Aspects of this poem's style were inspired by my reading of Grace Paley's final book.

while collapsing between snakes

The main thing I know about Asian girls is their hair is black          and they’re hot
he said          knowing at least the difference between their
and they’re          So what if it’s a white chick in a wig          black hair
is black hair          is black hair          My own mother was Asian
when she had me          he said          at least to see the photos
lol          But you get me. And when walls collapse          it doesn’t matter
if the hero is white in a wig or yellow or green or          (the favorite color
of the colorblind)          purple. Doth the baby care          who doth lift it
from the rubble? Course not, bruh.          No more than a cobra cares if you’re passing
as blonde          on stage          in front of all your fans          you’re very best friends.



NSFW Poetry this week


Yesterday a student shared with me a video just now going viral. And I ended up writing my poem this week based on that video and its . . . comments. (An example newer than the poem appears below the video.) It's legit. The previous purchased poem, for instance, was inspired by this. Oh, and the bombings in Brussels.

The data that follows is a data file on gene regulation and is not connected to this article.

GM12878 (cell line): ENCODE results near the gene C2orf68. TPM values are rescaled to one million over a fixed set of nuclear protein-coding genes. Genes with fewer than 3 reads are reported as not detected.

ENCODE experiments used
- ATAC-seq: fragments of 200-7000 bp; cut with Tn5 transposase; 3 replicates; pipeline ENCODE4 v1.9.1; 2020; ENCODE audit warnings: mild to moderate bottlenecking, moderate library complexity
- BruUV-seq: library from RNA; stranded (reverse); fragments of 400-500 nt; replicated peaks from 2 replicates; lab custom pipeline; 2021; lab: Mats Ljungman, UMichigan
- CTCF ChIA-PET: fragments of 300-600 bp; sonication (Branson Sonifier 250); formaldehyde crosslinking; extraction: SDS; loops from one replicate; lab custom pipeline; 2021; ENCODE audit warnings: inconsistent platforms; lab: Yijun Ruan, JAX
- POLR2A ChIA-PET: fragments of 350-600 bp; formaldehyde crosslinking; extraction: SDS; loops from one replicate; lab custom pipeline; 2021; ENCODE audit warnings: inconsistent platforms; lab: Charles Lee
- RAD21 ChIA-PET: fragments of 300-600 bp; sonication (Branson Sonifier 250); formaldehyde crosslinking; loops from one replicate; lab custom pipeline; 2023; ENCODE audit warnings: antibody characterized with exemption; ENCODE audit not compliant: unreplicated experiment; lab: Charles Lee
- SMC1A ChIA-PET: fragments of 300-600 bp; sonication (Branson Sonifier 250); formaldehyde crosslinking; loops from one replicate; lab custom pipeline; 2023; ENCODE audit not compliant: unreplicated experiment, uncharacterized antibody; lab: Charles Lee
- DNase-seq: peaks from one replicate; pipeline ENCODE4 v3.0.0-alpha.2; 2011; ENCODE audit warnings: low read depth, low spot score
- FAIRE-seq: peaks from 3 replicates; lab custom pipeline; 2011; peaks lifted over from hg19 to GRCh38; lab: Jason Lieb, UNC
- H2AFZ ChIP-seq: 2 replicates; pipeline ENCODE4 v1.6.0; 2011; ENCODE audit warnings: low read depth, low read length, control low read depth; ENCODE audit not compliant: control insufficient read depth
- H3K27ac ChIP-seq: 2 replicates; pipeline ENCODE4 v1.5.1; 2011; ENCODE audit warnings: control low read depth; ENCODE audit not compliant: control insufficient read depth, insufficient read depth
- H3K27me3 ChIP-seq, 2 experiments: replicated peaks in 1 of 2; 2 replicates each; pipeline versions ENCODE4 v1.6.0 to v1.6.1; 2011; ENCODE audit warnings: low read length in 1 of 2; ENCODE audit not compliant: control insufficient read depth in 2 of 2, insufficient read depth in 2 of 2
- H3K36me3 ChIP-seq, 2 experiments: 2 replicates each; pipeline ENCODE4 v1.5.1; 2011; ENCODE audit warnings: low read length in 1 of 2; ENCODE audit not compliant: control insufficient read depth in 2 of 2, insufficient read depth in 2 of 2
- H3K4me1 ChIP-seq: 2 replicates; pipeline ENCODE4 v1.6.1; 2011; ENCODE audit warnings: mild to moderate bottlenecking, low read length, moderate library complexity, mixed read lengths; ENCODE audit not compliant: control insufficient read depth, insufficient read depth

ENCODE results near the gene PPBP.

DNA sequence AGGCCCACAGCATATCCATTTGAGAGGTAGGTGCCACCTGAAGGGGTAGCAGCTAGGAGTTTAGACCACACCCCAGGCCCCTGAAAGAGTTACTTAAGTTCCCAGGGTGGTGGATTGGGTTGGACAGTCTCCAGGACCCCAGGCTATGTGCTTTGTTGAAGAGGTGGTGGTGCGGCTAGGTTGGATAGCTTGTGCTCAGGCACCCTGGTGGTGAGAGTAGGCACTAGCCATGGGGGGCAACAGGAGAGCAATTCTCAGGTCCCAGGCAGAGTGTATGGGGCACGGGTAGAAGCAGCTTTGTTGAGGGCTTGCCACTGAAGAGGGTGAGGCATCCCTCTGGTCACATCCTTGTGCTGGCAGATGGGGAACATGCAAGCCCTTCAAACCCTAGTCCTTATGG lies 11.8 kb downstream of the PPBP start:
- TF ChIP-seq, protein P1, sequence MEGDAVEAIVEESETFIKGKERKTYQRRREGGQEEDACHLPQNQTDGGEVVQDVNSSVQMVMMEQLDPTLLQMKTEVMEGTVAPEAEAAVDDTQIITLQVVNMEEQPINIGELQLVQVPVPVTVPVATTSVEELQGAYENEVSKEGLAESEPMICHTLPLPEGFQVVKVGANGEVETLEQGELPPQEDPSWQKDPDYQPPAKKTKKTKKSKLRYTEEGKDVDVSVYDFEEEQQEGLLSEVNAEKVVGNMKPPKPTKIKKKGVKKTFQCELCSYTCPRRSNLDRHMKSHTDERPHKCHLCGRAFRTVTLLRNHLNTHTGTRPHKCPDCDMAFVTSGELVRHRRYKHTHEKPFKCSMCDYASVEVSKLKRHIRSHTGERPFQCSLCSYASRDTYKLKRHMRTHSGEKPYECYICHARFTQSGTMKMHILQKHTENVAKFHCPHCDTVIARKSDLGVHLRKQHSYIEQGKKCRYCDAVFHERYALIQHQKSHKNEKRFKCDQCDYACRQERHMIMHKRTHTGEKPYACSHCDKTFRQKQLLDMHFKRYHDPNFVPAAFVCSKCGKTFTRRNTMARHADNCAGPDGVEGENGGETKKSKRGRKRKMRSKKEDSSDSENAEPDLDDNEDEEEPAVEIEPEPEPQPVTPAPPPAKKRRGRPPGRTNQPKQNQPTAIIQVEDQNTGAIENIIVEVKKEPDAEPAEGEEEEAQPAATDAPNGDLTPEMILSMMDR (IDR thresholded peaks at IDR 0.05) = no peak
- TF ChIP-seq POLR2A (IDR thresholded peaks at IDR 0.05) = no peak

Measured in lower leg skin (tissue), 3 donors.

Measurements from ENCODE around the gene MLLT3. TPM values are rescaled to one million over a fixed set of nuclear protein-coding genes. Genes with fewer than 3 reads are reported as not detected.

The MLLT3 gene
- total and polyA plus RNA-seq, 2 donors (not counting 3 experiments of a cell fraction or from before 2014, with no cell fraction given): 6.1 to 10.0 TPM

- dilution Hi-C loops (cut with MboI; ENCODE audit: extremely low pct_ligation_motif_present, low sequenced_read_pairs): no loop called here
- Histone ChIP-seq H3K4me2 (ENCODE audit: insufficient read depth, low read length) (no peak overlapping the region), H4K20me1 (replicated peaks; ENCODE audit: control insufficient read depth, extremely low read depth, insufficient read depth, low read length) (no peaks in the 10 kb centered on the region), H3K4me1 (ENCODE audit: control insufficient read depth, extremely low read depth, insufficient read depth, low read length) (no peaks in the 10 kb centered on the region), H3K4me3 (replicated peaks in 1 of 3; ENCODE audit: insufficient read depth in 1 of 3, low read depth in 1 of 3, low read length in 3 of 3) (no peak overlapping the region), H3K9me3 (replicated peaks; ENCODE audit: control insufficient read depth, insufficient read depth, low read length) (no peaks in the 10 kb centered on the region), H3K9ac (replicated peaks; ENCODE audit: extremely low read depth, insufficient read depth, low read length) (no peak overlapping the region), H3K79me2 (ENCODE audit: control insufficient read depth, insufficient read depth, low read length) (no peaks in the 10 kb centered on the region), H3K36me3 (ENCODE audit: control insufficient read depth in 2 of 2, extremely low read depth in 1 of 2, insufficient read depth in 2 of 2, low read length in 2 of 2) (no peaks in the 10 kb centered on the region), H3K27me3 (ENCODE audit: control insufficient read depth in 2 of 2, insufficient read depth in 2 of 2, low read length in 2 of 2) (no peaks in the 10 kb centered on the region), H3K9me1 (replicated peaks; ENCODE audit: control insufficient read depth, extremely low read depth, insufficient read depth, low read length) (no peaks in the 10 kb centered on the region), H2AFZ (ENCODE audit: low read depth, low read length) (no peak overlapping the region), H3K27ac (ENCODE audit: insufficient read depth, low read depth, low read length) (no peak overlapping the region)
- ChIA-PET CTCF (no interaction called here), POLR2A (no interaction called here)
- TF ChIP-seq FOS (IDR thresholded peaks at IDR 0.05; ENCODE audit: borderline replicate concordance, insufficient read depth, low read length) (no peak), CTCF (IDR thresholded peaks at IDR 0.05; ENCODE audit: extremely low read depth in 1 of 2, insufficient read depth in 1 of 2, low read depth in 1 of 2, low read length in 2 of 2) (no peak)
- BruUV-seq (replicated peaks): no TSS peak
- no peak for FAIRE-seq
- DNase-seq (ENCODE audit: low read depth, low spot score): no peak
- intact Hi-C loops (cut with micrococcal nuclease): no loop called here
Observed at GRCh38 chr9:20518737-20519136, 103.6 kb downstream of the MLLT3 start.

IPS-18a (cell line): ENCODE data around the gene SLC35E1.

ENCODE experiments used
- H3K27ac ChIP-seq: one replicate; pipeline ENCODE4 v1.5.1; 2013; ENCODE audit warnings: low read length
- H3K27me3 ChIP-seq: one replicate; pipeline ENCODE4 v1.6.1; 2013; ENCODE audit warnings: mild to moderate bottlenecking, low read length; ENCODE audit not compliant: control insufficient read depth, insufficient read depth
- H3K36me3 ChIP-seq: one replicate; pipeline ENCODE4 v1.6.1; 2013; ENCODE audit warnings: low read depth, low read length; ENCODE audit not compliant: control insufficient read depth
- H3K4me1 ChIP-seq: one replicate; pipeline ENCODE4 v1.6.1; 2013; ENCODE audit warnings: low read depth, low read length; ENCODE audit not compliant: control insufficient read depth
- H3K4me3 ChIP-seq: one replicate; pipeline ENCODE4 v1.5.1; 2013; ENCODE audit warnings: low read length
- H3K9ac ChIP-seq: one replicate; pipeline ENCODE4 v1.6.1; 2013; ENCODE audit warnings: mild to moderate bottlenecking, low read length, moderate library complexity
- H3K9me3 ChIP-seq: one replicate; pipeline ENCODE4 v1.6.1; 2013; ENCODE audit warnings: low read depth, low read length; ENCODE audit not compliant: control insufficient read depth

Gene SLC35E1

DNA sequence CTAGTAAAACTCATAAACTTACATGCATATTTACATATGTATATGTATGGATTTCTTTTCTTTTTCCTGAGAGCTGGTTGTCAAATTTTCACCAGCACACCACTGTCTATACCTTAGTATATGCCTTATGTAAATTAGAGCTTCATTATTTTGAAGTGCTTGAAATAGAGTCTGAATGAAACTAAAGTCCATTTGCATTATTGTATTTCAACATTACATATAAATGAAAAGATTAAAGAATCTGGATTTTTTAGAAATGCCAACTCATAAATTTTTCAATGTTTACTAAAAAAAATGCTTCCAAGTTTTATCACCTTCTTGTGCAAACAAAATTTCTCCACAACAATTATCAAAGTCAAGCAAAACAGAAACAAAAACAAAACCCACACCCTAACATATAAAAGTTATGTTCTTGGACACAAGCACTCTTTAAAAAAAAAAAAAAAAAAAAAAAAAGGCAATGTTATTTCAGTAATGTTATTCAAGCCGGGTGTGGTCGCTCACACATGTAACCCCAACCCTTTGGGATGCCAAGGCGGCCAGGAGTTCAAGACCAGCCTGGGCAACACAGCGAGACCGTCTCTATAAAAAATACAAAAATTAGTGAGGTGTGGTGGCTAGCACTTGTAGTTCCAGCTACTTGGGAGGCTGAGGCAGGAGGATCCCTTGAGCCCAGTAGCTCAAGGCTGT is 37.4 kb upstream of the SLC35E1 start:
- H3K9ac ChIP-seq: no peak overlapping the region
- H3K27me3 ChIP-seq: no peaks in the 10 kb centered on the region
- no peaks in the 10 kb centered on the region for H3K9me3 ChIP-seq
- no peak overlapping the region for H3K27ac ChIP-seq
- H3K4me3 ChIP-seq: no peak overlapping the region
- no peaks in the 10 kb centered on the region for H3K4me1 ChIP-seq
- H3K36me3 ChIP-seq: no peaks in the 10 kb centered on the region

Order of consumption doesn't matter.

Rechtmäßigen Persiflage

We may have moved from fricasseed baby
to vegan sausage but
the YouTube comments remain
unchanged, denying potatoes
to Irish and supplying pork
to Mohammedans.

No matter the friendly fucking,
the fuckyouüping
remains, and so as lions
lie with lambs,
the groyners lift back up
frozen boulders spilled in sun.

Righteous rammsteins may don sandals
over socks, yet unlost
Teutonic expertise
exports to abattoirs abroad,
blueprints shared by
sadomasothebest and Sletvard Juice.

And this is their white flag:

Dear pro-immigrant Germans. I just hope, I am wrong, and You are right. But i wish to see, You will weak up in time, and Your stupidity will not force Your children and grandchildren in the future to look for asylum…because they will be not safe in own country… We, Europeans must stick together, or We will be in next century only a memory. Wishing You best luck.